Bottom line: The rising consumption of avocados is problematic for two different reasons. First of all, criminals have threatened producers, stolen many avocados, and sold them on the black market. Secondly, the avocado production has caused illegal deforestation, use of chemicals, and extensive use of water, which has negative implications for local ecosystems as well as for worldwide climate change.

* Please comment on these posts from my environmental economics students, to help them with unclear analysis, alternative perspectives, better data, etc.

2 comments:

  1. Interesting post! I was not aware of the black market around avocados. At the end of your post you write:

    "However, experts say the US government is planning on allowing avocado imports from Colombia in the near future. This could drive the price down and therefore make it less attractive for drug cartels to get involved in the industry."

    To me it is not clear how this would drive the global price down. Assuming that the avocados from Colombia are not "allowed" in the US right now, it would indeed drive the price down, as supply increases and assuming that demand stays constant. However, this would only impact the price in the US and not on a global scale? So would it really partly solve the problem?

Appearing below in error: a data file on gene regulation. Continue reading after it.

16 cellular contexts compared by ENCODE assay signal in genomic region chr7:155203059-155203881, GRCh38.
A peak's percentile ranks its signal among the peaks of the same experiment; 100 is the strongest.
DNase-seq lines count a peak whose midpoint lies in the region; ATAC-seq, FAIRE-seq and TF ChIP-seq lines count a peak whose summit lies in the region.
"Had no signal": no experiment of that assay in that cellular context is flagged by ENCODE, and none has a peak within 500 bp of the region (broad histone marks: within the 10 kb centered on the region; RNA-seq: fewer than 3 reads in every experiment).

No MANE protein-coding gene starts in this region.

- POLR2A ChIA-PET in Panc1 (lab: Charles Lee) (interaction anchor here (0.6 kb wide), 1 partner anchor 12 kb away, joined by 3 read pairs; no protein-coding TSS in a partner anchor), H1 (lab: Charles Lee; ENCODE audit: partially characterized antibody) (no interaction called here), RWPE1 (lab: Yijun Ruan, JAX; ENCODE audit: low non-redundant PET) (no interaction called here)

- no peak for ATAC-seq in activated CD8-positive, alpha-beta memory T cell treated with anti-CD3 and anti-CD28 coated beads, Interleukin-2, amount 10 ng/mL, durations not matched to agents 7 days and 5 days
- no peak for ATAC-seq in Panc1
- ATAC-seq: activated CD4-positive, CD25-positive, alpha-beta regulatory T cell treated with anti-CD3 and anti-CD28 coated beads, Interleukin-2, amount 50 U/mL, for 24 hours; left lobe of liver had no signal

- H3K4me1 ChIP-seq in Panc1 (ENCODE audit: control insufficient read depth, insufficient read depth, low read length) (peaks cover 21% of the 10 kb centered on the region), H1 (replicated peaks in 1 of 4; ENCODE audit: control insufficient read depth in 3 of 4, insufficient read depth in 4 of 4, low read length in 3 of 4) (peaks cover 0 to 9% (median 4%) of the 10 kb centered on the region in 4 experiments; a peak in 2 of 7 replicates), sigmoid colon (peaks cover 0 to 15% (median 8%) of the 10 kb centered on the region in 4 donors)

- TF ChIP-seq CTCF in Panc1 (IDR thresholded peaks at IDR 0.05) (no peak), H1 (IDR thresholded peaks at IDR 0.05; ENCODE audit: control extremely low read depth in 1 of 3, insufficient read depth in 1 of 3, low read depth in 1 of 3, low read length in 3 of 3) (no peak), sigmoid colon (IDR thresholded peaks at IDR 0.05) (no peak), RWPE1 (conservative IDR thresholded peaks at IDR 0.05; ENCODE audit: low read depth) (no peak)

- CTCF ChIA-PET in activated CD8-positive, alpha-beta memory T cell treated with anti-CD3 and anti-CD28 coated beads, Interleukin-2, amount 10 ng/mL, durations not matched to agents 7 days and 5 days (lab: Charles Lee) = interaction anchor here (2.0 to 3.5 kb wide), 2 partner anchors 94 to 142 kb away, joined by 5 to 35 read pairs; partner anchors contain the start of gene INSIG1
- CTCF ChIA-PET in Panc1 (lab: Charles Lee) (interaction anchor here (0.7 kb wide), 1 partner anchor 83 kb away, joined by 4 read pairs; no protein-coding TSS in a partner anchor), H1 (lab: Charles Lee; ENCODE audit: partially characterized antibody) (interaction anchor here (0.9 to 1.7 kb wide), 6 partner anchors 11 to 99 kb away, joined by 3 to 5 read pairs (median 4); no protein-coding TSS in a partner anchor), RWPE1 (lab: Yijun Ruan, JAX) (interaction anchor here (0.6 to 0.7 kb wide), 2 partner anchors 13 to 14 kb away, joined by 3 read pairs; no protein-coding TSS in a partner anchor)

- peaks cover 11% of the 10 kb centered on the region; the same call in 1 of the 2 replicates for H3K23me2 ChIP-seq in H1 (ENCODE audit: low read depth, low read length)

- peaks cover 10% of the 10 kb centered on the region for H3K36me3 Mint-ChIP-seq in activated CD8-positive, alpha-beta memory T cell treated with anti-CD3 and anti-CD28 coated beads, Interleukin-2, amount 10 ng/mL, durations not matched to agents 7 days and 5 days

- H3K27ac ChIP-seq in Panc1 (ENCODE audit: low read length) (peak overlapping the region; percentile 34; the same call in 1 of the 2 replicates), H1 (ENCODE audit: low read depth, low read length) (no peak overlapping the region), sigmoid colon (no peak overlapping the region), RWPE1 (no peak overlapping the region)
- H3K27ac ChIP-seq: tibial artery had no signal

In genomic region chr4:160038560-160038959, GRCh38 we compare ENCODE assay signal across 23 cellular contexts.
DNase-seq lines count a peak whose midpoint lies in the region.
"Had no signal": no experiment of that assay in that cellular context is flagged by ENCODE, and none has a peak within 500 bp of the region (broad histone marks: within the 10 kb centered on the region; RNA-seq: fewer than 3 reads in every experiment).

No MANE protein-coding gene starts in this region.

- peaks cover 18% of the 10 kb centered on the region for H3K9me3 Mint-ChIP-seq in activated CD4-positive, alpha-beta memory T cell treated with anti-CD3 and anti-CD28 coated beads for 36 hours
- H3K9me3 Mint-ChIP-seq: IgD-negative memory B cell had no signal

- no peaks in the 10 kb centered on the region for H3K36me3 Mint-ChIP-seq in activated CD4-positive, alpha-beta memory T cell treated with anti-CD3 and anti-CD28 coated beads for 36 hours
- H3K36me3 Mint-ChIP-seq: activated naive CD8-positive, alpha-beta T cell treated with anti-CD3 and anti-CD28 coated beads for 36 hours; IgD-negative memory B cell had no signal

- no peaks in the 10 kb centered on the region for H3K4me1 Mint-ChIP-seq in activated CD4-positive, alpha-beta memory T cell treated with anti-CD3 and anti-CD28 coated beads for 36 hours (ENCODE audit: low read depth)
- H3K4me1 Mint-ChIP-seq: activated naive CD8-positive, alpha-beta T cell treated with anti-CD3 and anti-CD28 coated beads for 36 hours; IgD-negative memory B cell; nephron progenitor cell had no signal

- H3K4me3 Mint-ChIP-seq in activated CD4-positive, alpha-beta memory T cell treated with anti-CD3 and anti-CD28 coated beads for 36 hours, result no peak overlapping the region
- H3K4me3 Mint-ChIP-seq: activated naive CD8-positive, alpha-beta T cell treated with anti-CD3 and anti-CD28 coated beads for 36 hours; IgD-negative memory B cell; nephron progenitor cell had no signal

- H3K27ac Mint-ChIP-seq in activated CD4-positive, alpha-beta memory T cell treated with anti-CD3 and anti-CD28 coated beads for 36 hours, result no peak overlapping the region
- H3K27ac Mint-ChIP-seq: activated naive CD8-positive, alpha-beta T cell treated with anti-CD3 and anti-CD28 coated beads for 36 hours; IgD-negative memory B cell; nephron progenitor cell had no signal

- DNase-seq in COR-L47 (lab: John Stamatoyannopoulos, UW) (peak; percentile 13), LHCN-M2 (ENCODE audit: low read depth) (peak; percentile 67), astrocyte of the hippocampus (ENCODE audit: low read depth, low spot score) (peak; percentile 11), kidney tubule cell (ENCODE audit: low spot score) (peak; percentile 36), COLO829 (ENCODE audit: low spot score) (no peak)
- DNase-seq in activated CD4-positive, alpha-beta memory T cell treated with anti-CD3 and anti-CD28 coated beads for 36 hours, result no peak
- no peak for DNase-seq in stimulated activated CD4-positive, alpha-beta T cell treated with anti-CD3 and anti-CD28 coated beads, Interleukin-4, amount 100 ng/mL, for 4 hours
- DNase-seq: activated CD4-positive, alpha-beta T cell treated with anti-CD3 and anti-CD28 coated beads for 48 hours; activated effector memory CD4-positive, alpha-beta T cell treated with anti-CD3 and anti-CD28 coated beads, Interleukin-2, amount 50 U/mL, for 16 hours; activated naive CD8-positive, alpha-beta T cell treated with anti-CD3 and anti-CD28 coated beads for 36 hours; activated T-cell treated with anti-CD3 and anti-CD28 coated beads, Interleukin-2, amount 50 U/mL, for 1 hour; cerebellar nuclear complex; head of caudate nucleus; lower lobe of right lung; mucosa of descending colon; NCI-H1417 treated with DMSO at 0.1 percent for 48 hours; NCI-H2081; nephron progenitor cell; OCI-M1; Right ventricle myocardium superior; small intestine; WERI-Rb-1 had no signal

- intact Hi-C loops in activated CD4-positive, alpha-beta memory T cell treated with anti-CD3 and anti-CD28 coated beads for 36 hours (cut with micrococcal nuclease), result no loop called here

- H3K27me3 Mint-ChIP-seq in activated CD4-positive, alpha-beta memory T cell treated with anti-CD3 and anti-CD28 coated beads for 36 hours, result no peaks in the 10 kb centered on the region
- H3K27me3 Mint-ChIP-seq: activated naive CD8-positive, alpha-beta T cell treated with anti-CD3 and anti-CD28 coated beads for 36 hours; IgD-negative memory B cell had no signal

Secondly, if advocados are as popular as you claim, then Colombian producers probably already bring their avocados to another market. If the amount of produced avocados in Colombia stays constant, it seems like the a solution for prices in the US moves the high price problem to another market.

    You propose an interesting alternative solution (the full price system), to me it seems indead logical that demand would decrease as the prices will increase (due to hypothetically implementing the full price system), subsequently the production would decrease as well. It could be interesting to look at the "losers" (the advocado producers) of this proposed situation.

    ReplyDelete
  2. I nice article on the 'black' market of avocados, and how international trade affects the price. In the article a large part is devoted to the trade between the US and Mexico which sparked the question of how a certain preisdent called Mr T. for instance could affect the US price and also the 'black' market of avocados in the US>

    If a ban on imports is enacted from Mexico to the US this will surely drive up the price of avocados in the US (comparative advantage) while also causing more environmental harm if production is intensified in California.

    Across the border production will decrease perhaps, or will drug cartels take over even more of the avocado market and try to smuggle it over the border? What kind of cost/benefit analysis would they make? Is avocado the new white powder of the 21st century...?

    ReplyDelete

Spam will be deleted. Comments on older posts must be approved.
If you're having problems posting, email your comment to me